Sleep, sleep.

At about 2 a.m., my dog started to pant on my bedroom floor. She hit her fourteenth birthday sometime this week (though we don't know exactly when she was born, my mother reminded me this evening that we've always called it August 14), and she's just as deaf as before, and now measurably slower, too. When I arrived at my parents' house yesterday evening, the dog yelped at getting to see me again, then instantly started demanding that I scratch her dog lips (which I am no longer allowed to do because she has allergies and sores and things). After a few minutes, she wandered off to nap before her nightly dinnertime table-begging.

The temperature here is nothing as bad as, say, Tennessee, where my brother is--and where they're hoping for a cooling spell that will take them back to the low 90's during the day. But it's been steamy here, and somehow my old bedroom has never been able to get as cool as the rest of this mercifully air-conditioned house. Right about the time the dog started panting on my floor, then, I realized that I, too, was miserable. And so we decamped for the family room.

Arming myself with a flat sheet and my bed pillow and book, I took up residence on the couch. The dog paced for a short time before circling and dropping to the floor. We both kicked off to sleep, but we stayed restless all night. At some point, the dog labored her way up onto the couch and found herself a spot between my feet, but my shifting to try to accommodate her in some sustainable way caused her to clamber back down to the floor.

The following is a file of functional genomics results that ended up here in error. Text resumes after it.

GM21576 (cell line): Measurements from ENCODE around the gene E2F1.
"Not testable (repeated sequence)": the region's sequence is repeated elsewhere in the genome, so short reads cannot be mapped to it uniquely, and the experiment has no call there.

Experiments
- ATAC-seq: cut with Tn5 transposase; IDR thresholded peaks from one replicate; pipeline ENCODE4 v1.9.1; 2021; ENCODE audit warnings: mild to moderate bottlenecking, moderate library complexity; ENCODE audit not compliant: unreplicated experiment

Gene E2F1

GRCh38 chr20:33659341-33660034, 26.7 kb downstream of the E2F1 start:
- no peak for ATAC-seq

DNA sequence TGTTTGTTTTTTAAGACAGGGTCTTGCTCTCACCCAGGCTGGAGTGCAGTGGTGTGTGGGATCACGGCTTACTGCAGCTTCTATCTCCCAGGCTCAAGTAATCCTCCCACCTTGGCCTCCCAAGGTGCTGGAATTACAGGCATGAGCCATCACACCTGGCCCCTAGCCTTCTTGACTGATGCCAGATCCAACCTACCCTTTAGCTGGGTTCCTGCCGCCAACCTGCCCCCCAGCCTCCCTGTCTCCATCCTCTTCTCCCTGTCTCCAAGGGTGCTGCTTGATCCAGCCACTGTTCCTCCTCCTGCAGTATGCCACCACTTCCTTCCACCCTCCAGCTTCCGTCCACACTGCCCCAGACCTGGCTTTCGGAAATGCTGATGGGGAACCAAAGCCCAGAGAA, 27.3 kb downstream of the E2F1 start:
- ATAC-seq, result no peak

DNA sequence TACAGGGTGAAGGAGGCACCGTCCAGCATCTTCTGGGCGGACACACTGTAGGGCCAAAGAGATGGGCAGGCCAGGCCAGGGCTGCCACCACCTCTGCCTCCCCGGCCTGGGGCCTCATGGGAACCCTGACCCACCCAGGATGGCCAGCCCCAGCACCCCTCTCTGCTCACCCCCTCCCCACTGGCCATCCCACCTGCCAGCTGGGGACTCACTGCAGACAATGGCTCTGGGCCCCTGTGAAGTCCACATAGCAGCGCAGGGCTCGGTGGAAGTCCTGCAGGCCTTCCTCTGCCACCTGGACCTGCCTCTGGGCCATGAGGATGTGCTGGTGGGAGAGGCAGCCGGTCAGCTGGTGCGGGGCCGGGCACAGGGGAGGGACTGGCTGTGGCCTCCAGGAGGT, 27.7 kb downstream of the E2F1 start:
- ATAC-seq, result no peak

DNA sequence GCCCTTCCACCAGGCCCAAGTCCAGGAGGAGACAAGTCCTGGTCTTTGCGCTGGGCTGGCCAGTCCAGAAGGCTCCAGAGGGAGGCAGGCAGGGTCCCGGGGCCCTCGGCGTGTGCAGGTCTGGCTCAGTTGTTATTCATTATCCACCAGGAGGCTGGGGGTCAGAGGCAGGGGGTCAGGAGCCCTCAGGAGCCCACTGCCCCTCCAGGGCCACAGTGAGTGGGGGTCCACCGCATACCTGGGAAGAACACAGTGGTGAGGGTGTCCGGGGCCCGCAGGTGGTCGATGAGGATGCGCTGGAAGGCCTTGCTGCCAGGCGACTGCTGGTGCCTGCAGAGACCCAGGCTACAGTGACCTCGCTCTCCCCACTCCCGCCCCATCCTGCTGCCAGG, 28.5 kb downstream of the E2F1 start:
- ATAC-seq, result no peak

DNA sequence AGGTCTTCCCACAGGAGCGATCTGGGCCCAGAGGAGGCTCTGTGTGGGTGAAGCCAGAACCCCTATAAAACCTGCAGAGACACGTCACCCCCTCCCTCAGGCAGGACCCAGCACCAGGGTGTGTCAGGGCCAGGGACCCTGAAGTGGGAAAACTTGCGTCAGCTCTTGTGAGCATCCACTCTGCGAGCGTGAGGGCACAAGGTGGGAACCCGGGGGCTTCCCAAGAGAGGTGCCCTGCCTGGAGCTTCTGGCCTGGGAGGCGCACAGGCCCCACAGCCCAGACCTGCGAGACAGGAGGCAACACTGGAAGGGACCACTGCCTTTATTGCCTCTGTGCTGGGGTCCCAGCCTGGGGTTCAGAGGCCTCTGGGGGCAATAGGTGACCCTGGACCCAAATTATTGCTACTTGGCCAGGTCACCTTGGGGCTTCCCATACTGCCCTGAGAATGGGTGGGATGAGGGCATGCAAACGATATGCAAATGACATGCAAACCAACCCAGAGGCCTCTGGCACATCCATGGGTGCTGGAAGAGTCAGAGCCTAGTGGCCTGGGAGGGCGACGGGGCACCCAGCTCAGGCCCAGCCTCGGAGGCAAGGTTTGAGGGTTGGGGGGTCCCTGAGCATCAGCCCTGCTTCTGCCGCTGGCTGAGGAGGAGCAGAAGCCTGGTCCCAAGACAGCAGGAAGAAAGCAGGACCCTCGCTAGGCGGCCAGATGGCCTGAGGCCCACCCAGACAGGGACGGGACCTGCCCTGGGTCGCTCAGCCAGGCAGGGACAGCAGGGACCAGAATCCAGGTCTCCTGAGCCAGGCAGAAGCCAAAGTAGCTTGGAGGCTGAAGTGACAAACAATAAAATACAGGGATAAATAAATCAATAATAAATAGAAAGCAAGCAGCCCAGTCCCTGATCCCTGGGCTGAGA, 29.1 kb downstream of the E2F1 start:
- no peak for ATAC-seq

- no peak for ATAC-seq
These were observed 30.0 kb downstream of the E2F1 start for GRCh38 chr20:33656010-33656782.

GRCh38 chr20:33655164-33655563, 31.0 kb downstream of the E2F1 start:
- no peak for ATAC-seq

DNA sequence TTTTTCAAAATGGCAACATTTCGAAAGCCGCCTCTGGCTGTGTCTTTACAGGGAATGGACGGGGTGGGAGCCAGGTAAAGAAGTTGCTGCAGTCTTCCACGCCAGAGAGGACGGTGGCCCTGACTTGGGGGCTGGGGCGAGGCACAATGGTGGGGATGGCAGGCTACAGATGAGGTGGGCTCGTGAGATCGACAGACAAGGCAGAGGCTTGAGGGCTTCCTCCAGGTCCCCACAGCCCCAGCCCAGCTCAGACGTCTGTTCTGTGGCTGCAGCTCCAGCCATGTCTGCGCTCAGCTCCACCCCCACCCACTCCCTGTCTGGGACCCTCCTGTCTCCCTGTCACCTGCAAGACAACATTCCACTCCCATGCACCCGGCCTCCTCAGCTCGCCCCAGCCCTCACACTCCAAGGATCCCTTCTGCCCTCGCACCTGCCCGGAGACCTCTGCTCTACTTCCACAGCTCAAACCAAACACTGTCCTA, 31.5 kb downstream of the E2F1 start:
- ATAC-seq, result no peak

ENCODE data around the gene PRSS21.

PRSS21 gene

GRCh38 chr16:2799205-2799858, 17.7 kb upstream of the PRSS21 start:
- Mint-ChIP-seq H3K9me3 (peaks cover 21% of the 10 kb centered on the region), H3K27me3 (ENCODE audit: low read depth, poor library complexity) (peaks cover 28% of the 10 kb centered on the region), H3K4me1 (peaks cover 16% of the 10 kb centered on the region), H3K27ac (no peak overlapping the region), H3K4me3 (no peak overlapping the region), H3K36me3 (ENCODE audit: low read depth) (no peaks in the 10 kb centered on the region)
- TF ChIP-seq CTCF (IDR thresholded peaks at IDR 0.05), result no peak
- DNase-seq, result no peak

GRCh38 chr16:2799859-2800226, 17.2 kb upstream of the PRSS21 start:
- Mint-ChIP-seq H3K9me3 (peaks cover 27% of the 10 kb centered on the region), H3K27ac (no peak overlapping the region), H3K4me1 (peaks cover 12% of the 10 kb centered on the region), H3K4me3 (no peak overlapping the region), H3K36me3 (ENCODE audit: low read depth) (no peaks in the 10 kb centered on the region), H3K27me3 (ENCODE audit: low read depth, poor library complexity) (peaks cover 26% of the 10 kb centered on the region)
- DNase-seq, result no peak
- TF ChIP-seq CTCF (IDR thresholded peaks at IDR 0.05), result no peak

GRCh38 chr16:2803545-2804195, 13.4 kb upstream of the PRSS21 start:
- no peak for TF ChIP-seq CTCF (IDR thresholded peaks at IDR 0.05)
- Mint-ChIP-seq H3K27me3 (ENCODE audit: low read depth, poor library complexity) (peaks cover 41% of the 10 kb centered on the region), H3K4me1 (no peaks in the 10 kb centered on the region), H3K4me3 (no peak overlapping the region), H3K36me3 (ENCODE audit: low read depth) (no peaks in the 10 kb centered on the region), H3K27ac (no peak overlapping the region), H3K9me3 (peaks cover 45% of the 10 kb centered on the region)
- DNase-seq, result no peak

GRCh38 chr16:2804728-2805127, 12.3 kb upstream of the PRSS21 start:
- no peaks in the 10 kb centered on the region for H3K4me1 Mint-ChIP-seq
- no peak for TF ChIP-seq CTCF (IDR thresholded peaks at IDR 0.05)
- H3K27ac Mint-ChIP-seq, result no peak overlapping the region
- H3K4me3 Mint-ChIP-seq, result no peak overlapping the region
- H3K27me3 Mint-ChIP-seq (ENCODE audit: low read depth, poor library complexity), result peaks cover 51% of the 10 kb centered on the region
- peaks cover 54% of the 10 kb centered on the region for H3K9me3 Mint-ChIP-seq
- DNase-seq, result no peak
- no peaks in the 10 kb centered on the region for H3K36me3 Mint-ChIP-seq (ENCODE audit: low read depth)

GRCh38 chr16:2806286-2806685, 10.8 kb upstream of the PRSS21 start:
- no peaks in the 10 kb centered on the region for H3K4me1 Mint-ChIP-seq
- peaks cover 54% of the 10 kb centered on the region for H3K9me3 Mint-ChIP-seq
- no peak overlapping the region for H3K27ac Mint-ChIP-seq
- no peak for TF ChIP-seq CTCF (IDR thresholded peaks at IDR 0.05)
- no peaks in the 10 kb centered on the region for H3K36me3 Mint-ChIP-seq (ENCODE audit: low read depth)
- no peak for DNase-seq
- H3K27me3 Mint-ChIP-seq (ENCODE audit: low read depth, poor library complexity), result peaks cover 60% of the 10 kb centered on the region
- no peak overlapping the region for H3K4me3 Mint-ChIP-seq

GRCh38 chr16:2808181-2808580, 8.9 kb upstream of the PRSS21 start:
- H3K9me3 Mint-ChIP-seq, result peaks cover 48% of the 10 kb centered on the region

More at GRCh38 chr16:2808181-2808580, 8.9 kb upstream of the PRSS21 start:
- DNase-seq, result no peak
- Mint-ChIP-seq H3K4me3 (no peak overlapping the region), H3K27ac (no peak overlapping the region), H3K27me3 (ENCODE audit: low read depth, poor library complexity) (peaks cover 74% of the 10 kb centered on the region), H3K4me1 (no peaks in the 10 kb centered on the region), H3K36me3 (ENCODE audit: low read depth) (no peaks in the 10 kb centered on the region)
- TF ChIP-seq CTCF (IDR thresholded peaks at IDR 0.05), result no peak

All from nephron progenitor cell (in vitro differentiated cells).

Though I spent the night at arm's length from sleep, I found myself weirdly unable to nap during the day--too restless, too distracted every time I closed my eyes. In this, I am not unlike the youngest woman of my acquaintance

whose mother granted permission for her child to be one of the only exceptions to my general rule of not putting my loved ones' pictures up in the Cabinet. (It's just too good and joyful to keep to myself.) All day, I thought about the wacky glee of this picture--and of the whole photo shoot that was its context. I believe that I am experiencing something like a baby hangover: even while I was sleeping on the couch last night, I found myself feeling like imitating her gestures. I miss being able to make scrumpshing sounds at her cheeks and putting my nose in her mouth and helping her rediscover (over and over again) the joys of sucking her fingers and experimenting with getting her whole hand into her mouth. I miss offering her her rattly caterpillar and seeing her huge eyes early in the morning. And to stop thinking about my trip to see her and her parents feels dangerously close to starting to think about what and how to pack for my transatlantic jaunt. And so I simply hover. (Though I did learn about M-Bags and refresh my memory of Royal Mail's international rates for packets of printed paper today, so at least the printed and bound part of the move is feeling less daunting.)

By midday I had decided that the gig was mostly up and that my best course of action would be to read Walden and other assorted books until I fell asleep. And if I didn't fall asleep in the afternoon, I'd try again at a relatively early time of night. And this is what I'm about to do, with the help of a comfortably snoozling (and apparently cool) dog.

And, of course, with one more look at that lovely small child's happiness. I hope you all get to make a face like that one every day, for one reason or another.

Perhaps--I can only hope that this is so--I managed through some fairy auntie trick to haul all sleep woes into my own person and take them with me out of Kentucky. It's so foreign to me to have trouble sleeping that I've been flummoxed by my halfhearted attempts to think up other reasons for my being this tired and this unable to doze. The heat broke today, and I have several more days before my next spell of driving, and my belly is full of the dinner I whipped up for my parents, so I'm hopeful that tonight will have me back to my normal oblivious slumber.

(But seriously: look at that outlandishly joyful little face. Try it out and see if you can keep from feeling just a little bit merrier.)